WASHINGTON, Feb. 1 (The Washington Post) - President Biden condemned a military coup in Myanmar on Monday, calling the takeover “a direct assault on the country’s transition to democracy” and setting up an early test of American moral authority following domestic efforts to overturn the U.S. presidential election.
Biden threatened to reimpose U.S. economic sanctions on Myanmar, also known as Burma, over the forcible removal of the civilian government and the detention of its de facto leader, Nobel laureate Aung San Suu Kyi.
“In a democracy, force should never seek to overrule the will of the people or attempt to erase the outcome of a credible election,” Biden said in a statement that urged a coordinated international response.
The coup unseated a fragile civilian government and posed a challenge for Biden’s new administration. Critics have warned that former president Donald Trump’s repeated, baseless claims of fraud in the U.S. election, culminating in a deadly assault on the Capitol a month ago, could be used to undermine the American position abroad. Biden has pledged to return the United States to a leadership role in condemning anti-democratic actions worldwide.
“The United States removed sanctions on Burma over the past decade based on progress toward democracy,” Biden said. “The reversal of that progress will necessitate an immediate review of our sanction laws and authorities.”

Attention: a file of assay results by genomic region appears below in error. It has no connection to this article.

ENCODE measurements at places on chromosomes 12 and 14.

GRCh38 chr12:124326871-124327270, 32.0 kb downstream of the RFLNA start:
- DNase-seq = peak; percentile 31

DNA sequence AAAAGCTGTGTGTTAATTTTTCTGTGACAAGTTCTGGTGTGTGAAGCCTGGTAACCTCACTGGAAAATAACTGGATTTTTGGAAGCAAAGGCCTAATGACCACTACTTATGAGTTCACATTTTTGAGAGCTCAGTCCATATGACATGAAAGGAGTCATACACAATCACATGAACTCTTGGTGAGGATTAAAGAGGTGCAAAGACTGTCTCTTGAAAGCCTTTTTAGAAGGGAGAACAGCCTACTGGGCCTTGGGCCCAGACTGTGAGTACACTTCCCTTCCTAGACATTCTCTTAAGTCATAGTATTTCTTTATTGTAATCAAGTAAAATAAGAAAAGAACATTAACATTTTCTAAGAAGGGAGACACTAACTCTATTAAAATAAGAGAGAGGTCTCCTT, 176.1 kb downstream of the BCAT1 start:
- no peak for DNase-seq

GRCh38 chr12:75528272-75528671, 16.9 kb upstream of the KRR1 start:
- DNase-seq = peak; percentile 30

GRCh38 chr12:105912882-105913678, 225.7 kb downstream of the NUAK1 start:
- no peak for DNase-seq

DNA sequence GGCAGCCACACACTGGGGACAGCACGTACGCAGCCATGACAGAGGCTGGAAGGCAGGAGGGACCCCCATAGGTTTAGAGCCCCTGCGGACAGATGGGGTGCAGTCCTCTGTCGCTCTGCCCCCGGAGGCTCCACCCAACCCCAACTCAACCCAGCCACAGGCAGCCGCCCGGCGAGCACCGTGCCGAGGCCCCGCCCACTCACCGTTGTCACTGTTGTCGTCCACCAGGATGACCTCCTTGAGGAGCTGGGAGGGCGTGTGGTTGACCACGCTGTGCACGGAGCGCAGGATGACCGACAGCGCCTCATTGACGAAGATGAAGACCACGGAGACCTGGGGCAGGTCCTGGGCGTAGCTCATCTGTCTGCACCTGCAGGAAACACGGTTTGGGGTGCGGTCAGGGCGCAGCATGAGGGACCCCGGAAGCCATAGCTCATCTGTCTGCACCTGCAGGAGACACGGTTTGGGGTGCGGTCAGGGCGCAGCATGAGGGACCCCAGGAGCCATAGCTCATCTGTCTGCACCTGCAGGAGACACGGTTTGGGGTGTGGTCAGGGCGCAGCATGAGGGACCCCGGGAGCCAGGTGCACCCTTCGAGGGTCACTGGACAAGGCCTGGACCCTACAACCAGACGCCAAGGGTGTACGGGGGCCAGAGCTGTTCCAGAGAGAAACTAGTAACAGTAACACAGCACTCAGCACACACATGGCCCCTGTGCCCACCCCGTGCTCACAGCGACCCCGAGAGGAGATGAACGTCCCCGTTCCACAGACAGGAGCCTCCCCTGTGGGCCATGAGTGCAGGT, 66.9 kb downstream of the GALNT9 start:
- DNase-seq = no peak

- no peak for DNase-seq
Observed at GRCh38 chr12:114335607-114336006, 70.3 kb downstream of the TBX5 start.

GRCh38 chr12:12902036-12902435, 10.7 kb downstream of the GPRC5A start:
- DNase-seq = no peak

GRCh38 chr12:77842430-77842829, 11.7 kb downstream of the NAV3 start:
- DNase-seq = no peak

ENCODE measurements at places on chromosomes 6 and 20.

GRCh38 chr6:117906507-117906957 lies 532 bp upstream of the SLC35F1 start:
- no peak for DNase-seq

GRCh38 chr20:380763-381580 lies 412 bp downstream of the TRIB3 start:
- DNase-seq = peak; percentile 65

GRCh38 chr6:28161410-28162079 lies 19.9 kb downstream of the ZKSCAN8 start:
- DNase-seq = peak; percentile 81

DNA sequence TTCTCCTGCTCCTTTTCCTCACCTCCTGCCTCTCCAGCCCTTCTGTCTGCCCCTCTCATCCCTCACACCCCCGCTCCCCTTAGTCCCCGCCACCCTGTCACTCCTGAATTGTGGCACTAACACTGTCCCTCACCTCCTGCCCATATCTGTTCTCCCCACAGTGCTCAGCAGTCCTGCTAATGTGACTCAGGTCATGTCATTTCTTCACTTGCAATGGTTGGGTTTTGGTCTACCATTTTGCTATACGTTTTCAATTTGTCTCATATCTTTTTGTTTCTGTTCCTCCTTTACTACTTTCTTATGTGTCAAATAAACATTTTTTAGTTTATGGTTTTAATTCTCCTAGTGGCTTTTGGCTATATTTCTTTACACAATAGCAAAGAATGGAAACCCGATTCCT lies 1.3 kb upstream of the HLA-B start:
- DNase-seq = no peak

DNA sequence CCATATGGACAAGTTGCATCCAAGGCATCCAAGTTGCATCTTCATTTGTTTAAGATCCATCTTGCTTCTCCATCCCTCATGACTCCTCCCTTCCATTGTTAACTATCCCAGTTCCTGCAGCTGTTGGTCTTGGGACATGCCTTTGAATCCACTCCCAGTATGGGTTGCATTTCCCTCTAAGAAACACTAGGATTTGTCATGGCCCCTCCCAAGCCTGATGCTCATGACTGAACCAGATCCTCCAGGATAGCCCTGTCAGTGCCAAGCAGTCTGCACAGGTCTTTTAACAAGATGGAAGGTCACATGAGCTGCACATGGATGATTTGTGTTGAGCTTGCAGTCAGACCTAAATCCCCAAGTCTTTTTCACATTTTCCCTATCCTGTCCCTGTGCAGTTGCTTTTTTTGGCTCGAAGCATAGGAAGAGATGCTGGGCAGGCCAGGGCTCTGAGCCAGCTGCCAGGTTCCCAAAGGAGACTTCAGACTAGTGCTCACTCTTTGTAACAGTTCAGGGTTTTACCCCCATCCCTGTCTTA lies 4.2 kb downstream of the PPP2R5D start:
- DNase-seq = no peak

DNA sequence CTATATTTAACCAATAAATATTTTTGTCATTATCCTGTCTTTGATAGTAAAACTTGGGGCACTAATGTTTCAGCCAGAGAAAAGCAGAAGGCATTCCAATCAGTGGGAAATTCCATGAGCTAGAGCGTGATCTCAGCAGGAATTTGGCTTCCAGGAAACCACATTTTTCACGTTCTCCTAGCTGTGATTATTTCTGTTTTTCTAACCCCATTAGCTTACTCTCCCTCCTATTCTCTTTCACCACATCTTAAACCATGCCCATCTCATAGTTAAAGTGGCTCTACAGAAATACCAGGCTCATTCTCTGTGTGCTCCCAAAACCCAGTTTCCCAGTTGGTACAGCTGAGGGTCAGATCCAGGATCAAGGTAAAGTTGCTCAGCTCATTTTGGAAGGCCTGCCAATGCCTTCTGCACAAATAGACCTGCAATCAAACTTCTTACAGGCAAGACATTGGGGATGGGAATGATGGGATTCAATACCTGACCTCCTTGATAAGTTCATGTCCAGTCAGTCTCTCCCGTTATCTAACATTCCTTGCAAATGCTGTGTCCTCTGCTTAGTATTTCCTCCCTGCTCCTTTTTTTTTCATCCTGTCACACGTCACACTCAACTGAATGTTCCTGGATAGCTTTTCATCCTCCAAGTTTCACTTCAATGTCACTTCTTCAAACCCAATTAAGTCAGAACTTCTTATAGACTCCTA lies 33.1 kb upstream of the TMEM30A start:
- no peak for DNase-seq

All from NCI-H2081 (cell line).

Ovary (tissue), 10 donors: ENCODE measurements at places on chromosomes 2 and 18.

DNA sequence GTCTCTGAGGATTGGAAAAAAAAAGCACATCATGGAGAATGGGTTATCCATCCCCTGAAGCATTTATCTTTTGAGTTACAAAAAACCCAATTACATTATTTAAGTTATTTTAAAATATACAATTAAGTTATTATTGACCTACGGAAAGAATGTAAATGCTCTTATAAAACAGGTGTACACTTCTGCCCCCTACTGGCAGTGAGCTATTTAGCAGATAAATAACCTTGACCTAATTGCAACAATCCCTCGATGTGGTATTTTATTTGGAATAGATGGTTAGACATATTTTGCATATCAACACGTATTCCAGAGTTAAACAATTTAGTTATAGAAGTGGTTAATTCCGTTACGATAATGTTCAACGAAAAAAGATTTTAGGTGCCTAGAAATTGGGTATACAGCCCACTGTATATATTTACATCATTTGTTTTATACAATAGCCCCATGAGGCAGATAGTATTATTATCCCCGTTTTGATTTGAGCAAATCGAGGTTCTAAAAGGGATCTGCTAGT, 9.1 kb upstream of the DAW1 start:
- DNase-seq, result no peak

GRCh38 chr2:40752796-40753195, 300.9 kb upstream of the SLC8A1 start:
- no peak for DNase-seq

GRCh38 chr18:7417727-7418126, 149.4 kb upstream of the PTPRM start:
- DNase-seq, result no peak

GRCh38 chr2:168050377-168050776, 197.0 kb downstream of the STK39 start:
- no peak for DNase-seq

Secretary of State Antony Blinken said in a statement that Washington stands with the people of Myanmar in their “aspirations for democracy, freedom, peace and development.” Biden was briefed Sunday evening by Blinken and national security adviser Jake Sullivan, said White House press secretary Jen Psaki.
“We removed sanctions, the United States I should say, removed sanctions in the past decade based on progress toward democracy. The reversal of that progress will necessitate an immediate review of our sanctions laws and authorities, followed by appropriate action,” Psaki said Monday. She did not give a timeline.
Psaki was also asked whether Biden’s use of the name Burma was intentionally “discourteous” to the Myanmar military, which had changed the country’s name and built a new capital city before the transition to civilian rule. “I don’t think that’s the conclusion you should draw,” she said.
One question for the Biden administration will be whether to formally label the takeover a coup, which carries legal implications that include restrictions on U.S. engagement with those accused of leading it.
The new administration will try both to condemn authoritarian behavior and leave room for the military to step back, said Derek Mitchell, a former U.S. envoy for Myanmar who now leads the National Democratic Institute.
“It is essential the Biden administration work closely with other countries to send a strong and coordinated message,” said John Sifton of Human Rights Watch.
The Biden administration will need to balance such calls with concerns that overly tough actions could push Myanmar further into China’s arms. Such worries have factored into the State Department’s considerations of whether declaring the persecution of the Rohingya a genocide, U.S. officials have said.